School Board discusses surveillance
During the regular meeting of the Prairie Hills USD No. 113 Board of Education, Superintendent Todd Evans presented the board with information he had gathered from other area schools, law enforcement and the insurance company regarding surveillance.
This information gathering process is the result of two vandalism incidents at district schools in a span of four months — one at Sabetha High School in April, and another at Wetmore Academic Center in August. At the August meeting, the board asked that Evans gather information from other area schools, law enforcement and insurance companies.
All other members of the Big 7 League have surveillance equipment at their school buildings, Evans said, though to varying degrees. Some have very expensive, extensive systems. Most of those he talked to have the cameras for the purpose of catching disruptions within the school, rather than catching vandals.
Sabetha Police Chief Robert Wahwasuck told Evans that he believes the cameras act as a deterrent. He presented a list of advantages and disadvantages to surveillance.
Nemaha County Sheriff Rich Vernon told Evans that, while surveillance cameras are not a “cure all,” cameras within the community of Wetmore are what helped the Sheriff’s Office identify suspects in the recent WAC vandalism case.
A representative from the insurance company stated that security cameras are just one component of a comprehensive school security program. However, it is the company’s position that cameras do not prevent crime but can be useful in identifying the culprits. At Wetmore specifically, the representative said, during a 2008 security study of the building they had noted other, more pressing security shortcomings.
Board Member Jim Scoby asked if the insurance person had said anything about saving money if the district implemented cameras, or costing more money if the district does not. Evans said no.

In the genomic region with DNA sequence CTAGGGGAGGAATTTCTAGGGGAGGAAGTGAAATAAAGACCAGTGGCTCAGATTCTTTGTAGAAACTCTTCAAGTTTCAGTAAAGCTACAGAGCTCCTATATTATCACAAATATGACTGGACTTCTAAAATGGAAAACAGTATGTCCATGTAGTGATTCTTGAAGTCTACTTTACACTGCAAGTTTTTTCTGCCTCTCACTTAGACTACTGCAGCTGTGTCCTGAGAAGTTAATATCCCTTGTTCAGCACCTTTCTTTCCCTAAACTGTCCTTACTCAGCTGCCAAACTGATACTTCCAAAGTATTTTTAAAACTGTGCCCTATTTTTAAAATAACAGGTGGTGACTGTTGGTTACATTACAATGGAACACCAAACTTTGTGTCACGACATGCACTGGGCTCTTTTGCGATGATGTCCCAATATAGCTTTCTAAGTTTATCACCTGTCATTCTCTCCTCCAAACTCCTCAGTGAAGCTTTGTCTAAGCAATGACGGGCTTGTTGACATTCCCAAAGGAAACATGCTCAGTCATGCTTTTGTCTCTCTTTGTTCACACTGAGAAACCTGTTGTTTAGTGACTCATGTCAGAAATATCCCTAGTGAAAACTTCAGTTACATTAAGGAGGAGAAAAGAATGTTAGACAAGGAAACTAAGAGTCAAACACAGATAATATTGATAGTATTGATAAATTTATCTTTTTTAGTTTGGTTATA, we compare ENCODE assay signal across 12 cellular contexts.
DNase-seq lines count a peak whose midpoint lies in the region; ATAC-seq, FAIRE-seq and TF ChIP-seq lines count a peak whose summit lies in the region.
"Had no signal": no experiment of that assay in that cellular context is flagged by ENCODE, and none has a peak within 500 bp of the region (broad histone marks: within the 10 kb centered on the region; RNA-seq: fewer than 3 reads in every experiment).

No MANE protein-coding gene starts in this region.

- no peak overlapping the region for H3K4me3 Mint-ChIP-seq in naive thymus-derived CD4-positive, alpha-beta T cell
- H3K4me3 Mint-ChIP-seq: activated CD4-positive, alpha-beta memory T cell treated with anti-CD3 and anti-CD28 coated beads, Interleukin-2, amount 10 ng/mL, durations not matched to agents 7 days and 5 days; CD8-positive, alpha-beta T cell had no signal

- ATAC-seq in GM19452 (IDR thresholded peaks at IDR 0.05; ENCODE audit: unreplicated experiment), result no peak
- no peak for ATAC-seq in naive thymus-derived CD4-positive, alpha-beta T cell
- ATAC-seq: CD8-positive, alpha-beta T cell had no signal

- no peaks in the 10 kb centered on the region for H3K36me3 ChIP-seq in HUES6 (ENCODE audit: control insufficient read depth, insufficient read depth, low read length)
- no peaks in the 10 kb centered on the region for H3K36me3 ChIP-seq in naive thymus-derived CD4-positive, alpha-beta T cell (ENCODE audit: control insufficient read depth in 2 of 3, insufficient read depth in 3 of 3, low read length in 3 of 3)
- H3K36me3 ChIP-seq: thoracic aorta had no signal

Board Member Jeff DeMint said he would play “devil’s advocate,” stating that both recent vandalism cases were solved without the schools having cameras.
Board Member Kathy Lippert said that, while the schools did not have cameras, the Sheriff’s Office did utilize security cameras in the community to identify the suspects.
DeMint said he believes the board needs to determine what the purpose of the cameras would be — for security of the buildings, or for school behavior.
J. Scoby said he agreed that the board needs to provide more guidance regarding whether they want external cameras, internal cameras, or both.
Lippert said she believes the information Evans presented has been helpful, and she believes the next step is to gather cost information for varying degrees of security.
“What type of surveillance we want might depend heavily on the cost, so I don’t think we can make that decision until we have an idea of cost,” Lippert said.
She suggested Evans present three plans — minimal, modest and higher end — for all five district buildings. At that point, she said, the board could discuss the value of the different plans.
Evans asked the board for permission to hire a consultant to help him with this request.
Board Member Kent Saylor said that he believes vendors would provide consultation free of charge.
Reznicek said that potentially it would be better to have an independent consultant, rather than those trying to sell their product, because of the complexity of the district.
Evans said he would prefer an independent consultant. He said he believed the board had given enough guidance for him to move forward in the information gathering process.
The board indicated that Evans could move forward with gathering cost information.
Amber Deters120 Posts
Amber Deters is Co-Editor of The Sabetha Herald, where she has been on staff since 2005. She specializes in school board, election and legislative reporting, as well as photography and page and advertising design. Amber is a 2005 Kansas State University graduate with a degree in journalism and mass communications, print journalism sequence. She lives in Sabetha with her husband and three children.